City drafts standard procedures for events on Tybee Island

City drafts standard procedures for events on Tybee Island

TYBEE ISLAND, GA (WTOC) - The college spring break event known as "Orange Crush" is still months away but Tybee Island officials are already aggressively planning and coordinating new tactics to make the event safer this year.

City leaders want these plans to become standard operating procedures for any "big" event, because now they don't have an umbrella plan for major events like Orange Crush, 4th of July, even Pirate Fest.

Tybee Island's Public Safety Committee met Thursday morning to discuss efforts they plan to implement this year.

This includes restricting traffic in certain areas. Police will use tag readers on cars coming onto the island and will set up a checkpoint for drivers leaving the island.

The police department is also reserving the pier this year for law enforcement agencies to set up recruiting tables. This will boost police presence on the pier and it also serves as a positive opportunity for someone who may need a job.

But despite these efforts, some residents are disappointed that the event is still able to happen especially after last year's shooting.

"You can't get in your car and go to the little grocery store we have. And getting on and off the island is just, it's an inconvenience. But the hostility, I wouldn't dare go walk on the beach because there are so many trouble makers that are in the midst of a lot of good people," said Jerry Reeves, Tybee Island.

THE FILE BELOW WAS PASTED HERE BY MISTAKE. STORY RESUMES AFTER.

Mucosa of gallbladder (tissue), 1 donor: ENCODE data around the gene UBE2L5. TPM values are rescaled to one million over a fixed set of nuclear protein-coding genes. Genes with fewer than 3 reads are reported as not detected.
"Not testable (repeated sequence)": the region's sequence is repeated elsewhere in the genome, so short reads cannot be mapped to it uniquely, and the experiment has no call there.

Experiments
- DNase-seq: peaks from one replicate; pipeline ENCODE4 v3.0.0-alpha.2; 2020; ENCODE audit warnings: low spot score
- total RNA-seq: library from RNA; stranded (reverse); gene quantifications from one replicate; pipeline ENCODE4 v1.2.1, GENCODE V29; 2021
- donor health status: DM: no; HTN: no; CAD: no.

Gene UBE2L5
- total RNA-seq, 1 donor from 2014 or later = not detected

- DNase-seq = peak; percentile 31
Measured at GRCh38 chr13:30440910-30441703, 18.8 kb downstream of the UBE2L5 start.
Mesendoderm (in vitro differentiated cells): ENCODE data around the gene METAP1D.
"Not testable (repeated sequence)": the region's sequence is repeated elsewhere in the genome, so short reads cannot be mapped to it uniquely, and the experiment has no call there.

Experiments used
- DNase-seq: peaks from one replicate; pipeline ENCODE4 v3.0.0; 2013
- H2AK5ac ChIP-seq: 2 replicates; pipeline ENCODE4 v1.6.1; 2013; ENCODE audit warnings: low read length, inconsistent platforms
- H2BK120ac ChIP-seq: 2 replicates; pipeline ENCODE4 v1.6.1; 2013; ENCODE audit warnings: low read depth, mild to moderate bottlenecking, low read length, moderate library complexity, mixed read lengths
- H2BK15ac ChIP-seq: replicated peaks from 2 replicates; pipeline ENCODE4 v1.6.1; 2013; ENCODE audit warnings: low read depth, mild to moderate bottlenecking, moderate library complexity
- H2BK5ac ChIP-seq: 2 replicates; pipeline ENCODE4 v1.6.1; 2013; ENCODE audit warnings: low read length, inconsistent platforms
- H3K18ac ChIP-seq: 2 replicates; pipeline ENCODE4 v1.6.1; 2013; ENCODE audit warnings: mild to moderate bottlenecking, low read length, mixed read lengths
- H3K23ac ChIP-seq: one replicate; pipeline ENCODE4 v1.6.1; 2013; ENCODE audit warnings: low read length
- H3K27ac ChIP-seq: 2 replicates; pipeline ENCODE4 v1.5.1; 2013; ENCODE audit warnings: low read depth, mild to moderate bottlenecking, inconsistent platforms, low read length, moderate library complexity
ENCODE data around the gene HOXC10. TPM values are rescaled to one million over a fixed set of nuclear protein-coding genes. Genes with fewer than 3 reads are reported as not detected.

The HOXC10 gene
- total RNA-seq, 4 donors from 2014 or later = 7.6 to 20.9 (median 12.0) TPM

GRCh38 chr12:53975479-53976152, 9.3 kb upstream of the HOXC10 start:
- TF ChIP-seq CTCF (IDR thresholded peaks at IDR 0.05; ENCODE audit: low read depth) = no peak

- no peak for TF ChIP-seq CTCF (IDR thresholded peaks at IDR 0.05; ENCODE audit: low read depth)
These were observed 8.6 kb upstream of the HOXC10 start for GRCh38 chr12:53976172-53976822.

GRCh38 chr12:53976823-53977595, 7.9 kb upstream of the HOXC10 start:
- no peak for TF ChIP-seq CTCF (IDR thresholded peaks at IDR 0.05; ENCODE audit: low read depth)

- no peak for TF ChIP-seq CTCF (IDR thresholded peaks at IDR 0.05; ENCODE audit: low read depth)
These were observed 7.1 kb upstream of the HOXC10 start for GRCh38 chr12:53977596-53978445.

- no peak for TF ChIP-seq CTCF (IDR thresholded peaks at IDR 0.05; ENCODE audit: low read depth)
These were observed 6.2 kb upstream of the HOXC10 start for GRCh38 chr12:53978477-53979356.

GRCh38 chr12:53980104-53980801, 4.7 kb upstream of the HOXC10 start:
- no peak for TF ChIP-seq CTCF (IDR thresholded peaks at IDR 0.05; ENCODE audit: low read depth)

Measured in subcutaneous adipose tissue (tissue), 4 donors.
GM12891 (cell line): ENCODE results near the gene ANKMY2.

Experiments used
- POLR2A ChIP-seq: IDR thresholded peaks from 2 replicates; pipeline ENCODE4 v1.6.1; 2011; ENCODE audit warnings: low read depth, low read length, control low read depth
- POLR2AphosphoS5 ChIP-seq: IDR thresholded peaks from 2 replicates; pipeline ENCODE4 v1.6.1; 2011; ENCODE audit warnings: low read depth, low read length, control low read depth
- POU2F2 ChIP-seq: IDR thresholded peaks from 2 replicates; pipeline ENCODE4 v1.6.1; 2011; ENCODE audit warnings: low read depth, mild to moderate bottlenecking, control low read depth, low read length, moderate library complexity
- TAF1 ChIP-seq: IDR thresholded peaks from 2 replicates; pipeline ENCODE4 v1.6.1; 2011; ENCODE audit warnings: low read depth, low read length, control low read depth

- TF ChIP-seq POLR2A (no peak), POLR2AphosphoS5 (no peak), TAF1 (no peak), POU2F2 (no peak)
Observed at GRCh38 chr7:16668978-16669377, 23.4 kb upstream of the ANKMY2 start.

Tybee Police Chief Robert Bryson says he's not nearly as worried about the alcohol as he is about guns and drugs.

Despite safety efforts last year with nearly 100 officers on duty, the craziness still escalated into a shooting that injured one person. Police are trying to figure out how aggressive they can be without breaking the law themselves.

"We have a lot of guns out here and we have a lot people possessing guns with permits," said Chief Bryson.

And believe it or not, if police see someone carrying a weapon they can't ask to see their permit without probable cause.

"It's not just something that we can walk up to them and question them about their gun solely by itself. If there's other events that are of interest to law enforcement, then we can go further into the gun," said Chief Bryson.

Georgia Governor Nathan Deal signed off on these changes to the law two years ago, which means someone could be carrying a gun illegally and get away with it, unless they act outside of the law or police have probable cause. A scary reality for many.

"I think you should be able to be approached anytime for the safety of everybody that is in your presence," said Reeves.

Reeves and his wife plan to be out of town during Orange Crush this year, avoiding the crowds and any potential dangers.  Despite many folks who wish it could be banned, it's a public beach, so their hands are tied but police say they've been working around the clock to prepare for any type of situation.

"As a police department, we started planning the day after the last orange crush occurred," said Chief Bryson.

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